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Meet the Brewers: Dennis Massingill

This is the second post in a multi-part series we are calling “Meet the Brewers”. We feel that our brewers bring something unique to every beer we produce, and we are happy to share with you how they became brewers and how they perceive the art of brewing, in their own words.

Brewer’s Bio by Dennis Massingill

I live in Otsego with my wife Sandra.  We have four adult children and no pets – which gives me time to brew!   I am a retired high school administrator with interests in sports, music (especially blues), trivia, golf, teasing grandchildren, and tasting craft beers I haven’t had before.

How I Learned to Brew Beer

My first experience with brewing beer goes back to the mid-90s when I was working for Otsego  Schools.  A teacher on my staff told me he was going to brew and invited me to join him.  At the time I was still pretty much a mainstream lager drinker like everyone else. Like many out there, the kitchen stove provided the necessary heat and the fermentation room was a small enclosure in the corner of the

Dennis and Amy brewing on the Boatyard pilot system

Dennis and Amy brewing on the Boatyard pilot system

basement. I mostly watched as he explained to me the fundamentals of making beer. He told me I should come back for bottling … and eventually for tasting. I did. The beer was very drinkable and it didn’t seem that complicated. I decided I should brew my own. 

I picked up a copy of Charlie Papazian’s book “The Joy of Home Brewing” – a must read for the novice brewer.  After investing about eighty bucks in pots, plastic pales, a hydrometer, a thermometer, etc. I was ready to go. My first beer was an American Brown recipe from Charlie’s book. During the fermentation phase I made sure I drank enough beer to have a couple of cases of bottles without screw tops (if I was going to have to buy bottles they might as well be full). The first effort was very satisfactory. Not only was it a decent beer, I had a great time sharing it with my lager-drinking friends! I am not suggesting that all of my early beers turned out great… It has taken its toll on our kitchen.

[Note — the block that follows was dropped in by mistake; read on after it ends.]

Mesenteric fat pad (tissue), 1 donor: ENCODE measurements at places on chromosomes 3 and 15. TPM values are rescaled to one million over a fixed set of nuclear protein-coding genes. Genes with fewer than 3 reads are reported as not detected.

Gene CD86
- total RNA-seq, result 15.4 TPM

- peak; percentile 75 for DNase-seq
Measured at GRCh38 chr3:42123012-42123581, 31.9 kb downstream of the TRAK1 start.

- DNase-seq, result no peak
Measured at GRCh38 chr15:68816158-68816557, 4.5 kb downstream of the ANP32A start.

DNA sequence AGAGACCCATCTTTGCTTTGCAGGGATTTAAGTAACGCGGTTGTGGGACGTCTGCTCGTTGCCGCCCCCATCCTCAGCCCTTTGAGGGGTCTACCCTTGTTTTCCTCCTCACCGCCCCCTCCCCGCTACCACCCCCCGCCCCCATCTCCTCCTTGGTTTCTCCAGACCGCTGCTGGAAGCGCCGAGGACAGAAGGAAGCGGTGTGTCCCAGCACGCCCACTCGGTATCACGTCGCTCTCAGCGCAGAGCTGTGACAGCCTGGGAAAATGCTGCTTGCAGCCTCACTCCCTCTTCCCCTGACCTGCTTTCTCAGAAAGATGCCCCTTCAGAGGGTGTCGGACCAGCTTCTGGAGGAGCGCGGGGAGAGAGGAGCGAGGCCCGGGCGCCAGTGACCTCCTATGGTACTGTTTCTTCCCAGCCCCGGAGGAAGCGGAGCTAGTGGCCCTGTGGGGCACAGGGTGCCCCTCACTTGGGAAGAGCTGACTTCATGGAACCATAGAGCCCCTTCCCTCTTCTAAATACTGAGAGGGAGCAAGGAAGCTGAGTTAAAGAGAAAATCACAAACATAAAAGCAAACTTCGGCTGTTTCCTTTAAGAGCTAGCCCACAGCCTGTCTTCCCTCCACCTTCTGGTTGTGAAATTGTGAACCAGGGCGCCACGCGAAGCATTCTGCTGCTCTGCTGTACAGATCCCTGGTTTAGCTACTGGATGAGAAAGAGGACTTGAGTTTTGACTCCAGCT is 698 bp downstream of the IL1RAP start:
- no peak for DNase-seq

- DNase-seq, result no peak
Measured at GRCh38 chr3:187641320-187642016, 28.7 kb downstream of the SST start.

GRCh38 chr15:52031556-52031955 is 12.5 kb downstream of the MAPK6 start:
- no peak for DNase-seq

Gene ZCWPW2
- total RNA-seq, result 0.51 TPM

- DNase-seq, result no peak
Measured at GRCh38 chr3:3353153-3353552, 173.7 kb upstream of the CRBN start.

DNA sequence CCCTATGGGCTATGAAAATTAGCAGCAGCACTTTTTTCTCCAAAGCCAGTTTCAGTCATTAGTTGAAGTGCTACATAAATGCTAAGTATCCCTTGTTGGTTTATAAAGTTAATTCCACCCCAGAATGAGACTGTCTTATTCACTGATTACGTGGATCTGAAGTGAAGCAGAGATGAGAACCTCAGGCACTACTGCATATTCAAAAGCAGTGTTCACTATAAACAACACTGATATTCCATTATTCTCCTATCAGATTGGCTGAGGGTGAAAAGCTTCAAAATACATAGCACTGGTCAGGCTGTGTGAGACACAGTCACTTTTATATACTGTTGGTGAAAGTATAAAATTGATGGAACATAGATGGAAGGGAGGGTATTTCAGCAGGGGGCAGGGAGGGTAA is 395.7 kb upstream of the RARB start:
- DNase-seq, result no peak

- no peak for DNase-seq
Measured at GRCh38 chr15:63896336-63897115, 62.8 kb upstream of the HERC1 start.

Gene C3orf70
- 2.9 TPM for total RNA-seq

There is much to be said about the current craft beer craze in America and the endless experimentation with taste. I find myself, however, drawn to the European masters and their traditional styles of beers using the noble hops. There is a place for high gravity beers but I always appreciate a good session beer with a couple hundred years of experience behind it. 

How I became involved with Boatyard

Dennis (left) with Boatyard Brewing Company Co-Owners Brian Steele (middle) and Dan Gilligan (right) on a beer tour bus

Dennis (left) with Boatyard Brewing Company Co-Owners Brian Steele (middle) and Dan Gilligan (right) on a beer tour bus

After leaving my career in public education I found retirement to be very boring. My wife, Sandra, suggested I find something I would have fun with. Why not brew beer?!!  I had about fifteen years of home-brewing under my belt and shared this interest with my son-in law. We even enrolled in a three day workshop at the famed Seibel Institute in Chicago. The seminar was not as much about brewing as it was about the beer industry. It convinced me that I needed a lot more practical experience with a real brewery.

Micro-breweries were just starting to take off in Kalamazoo. I started going to them and introducing myself and offering my services – for free.  Just give me a chance to brew! This didn’t turn out to be as easy as it sounds. After several rejections I heard about a new brewery coming into an old oil depot on the north side of Kalamazoo. It wasn’t even open yet – perfect. I went down and introduced myself to one of the owners. I didn’t know which one at the time, but it turns out it was Dan, co-owner of Boatyard Brewing Company. He was friendly enough but made no promises. I gave him my business card and asked them to email me if there was a possibility of working with them (I also mentioned that I had heard about it from a golfing friend who I knew was a relative of one of them. I figured that couldn’t hurt.) A couple days later the email came and I’ve been at Boatyard ever since. That was in October of 2012.   

The experience has surpassed anything I could have imagined. I’ve learned so much in the process – particularly the influences of the yeasts on taste and rate of fermentation. I’ve learned some ways to troubleshoot a brew that is straying from the intended calculations.  Each day is a beer adventure! And, I’ve been able to work alongside two great guys – Brian and Dan (… I need to  include Amy). I’ve  been encouraged to bring in some of my own recipes to brew and I’ve met a lot of great people through Boatyard. I guess the  old adage is true:  “Find a job that you like and you will never work a day in your life.” Cheers!



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